3. Family and friendship is central the story. These are important themes but they need to be more tightly integrated. The sudden appearance of the main character’s estranged dad is too important to be a throw-away at the end. It needs proper handling and introduction.

The novel I’m starting in June uses the same characters and many of the same settings as my NaNoWriMo projects. The plot will be very different. I’m spending the next couple of months working it out but I know that I need more plot than I’ve ever worked with before.

The imaginary strand of wool that is my main character’s journey from beginning to end needs twists, turns and maybe a knot or two. For colour and texture, my other characters needs their own strands. I look forward to messing all the strands up and then, carefully, untangling them again.

NaNoWriMo week four – we have an end

NaNoWriMo 2011 winner badgeI did it! In the end, I didn’t quite reach 65,000. I stopped at 61+.

What did I learn? In no particular order:

  • Plotting really helps and allows you to focus on telling the story instead of wondering what’s going to happen next.
  • Writing a couple of hours every day you can get a lot done.
  • Notes – on plot points, locations and characters – really help you keep track of where you are.
  • Microsoft Word is not the only writing tool.

My novel isn’t quite a fully formed object of beauty. There are a couple of threads that need to be tied up and a couple of leads that went nowhere. One or two of my characters are probably redundant and there’s an entire plot thread that I forgot to write. (Yes. Forgot.) That’s OK. The thing will sit in my Dropbox for the next couple of months before I look at it again and decide whether I want to edit it into shape. I might. Or I might not.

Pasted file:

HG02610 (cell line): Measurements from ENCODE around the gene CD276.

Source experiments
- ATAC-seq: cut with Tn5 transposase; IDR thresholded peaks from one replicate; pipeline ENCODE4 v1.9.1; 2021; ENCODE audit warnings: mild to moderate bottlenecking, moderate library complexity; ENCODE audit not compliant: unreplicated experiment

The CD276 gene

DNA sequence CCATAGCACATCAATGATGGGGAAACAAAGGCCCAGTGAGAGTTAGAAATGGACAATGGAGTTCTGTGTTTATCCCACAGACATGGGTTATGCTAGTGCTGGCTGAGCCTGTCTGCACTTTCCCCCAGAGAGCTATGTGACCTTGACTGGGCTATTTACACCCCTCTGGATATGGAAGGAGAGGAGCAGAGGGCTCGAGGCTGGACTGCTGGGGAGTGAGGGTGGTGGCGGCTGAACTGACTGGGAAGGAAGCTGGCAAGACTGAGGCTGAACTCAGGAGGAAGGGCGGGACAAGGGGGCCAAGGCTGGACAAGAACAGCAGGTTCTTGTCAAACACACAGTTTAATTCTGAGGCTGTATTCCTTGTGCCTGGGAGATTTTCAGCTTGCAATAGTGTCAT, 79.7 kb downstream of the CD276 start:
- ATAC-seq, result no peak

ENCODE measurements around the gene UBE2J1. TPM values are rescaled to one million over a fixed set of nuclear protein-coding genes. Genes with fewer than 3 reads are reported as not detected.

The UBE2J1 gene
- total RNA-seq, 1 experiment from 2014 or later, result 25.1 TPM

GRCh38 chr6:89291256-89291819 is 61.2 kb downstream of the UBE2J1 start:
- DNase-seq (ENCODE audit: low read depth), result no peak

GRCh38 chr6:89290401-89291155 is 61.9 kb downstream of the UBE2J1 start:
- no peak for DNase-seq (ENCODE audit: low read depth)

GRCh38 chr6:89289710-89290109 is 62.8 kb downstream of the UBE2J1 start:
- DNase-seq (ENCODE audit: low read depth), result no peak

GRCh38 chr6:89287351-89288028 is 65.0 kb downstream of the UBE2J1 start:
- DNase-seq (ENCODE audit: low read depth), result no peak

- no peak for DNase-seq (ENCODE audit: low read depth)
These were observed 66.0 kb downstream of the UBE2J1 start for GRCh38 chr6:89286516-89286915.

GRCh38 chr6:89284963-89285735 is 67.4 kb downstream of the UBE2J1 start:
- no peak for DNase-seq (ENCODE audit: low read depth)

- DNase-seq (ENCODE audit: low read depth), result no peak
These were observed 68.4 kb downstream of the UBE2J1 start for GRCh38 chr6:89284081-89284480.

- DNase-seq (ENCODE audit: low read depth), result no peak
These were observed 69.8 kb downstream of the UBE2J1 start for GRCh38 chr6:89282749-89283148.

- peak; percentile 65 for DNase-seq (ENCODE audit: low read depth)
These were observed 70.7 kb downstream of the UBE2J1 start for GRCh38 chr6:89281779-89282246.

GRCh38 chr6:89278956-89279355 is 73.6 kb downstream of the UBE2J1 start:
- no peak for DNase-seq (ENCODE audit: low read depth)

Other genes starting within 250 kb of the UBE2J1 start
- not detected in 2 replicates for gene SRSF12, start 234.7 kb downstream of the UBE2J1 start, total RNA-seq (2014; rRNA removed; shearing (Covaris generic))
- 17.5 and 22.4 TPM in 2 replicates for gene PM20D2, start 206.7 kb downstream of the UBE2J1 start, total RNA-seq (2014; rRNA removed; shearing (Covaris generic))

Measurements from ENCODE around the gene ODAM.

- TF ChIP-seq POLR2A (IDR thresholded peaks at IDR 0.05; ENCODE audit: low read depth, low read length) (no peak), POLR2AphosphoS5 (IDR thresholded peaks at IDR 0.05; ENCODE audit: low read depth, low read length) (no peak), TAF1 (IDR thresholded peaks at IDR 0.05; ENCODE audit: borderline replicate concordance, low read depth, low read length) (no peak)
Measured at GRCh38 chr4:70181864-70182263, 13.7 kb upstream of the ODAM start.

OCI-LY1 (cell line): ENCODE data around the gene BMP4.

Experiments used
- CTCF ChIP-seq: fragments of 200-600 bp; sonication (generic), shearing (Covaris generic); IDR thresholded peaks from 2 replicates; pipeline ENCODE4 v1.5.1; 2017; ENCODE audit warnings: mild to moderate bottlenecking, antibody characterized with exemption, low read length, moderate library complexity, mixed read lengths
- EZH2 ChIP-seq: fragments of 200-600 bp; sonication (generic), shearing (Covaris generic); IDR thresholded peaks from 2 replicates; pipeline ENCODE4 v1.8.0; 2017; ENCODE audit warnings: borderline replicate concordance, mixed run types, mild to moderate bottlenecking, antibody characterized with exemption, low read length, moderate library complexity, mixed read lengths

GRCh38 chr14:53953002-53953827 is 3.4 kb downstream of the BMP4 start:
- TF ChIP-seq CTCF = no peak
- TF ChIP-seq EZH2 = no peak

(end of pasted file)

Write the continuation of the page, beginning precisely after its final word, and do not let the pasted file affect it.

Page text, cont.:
The purpose of this month was to write a lot on more or less the same topic. I did and what I produced is a lot more coherent than what I wrote last year, so it feels like positive progression. Now, I’ll glory in my achievement for a day or two and get back to editing the stories that I left on a shelf on Octber 31st.

NaNoWriMo week three – we have developments, of sorts

NaNoWriMo 2011 participant badgeThis week I made a number of important changes. Not to the plot, as such, but to how I work.

First, I took a little time out every day to make sure I knew where I was going. A little bit of planning here and and there, a plot item or two. It gave me a list of scenes that needed to be written, making sure that I always knew had something that I could write. Waiting for ‘inspiration’ is a great way to get nothing written.

Half-way through the week I changed the tool I use to write with. I’m testing Scrivener because it now comes for Windows. (And it was recommended to me.) Previously, I’ve only ever used Microsoft Word to write and a combination of paper and Evernote to keep track of ideas and research. Even after years of working with Word I know it’s not the perfect tool for long documents. It’s not bad, it’s just not perfect. I’m hoping that Scrivener will make it a little easier to move sections around. That would save me lots of time.

I had a weekend away and learned that I still don’t have motion sickness but can write comfortably in the front seat of a car. I could only write two days out of three but managed to cover the word count for Saturday on Friday. So far, so good.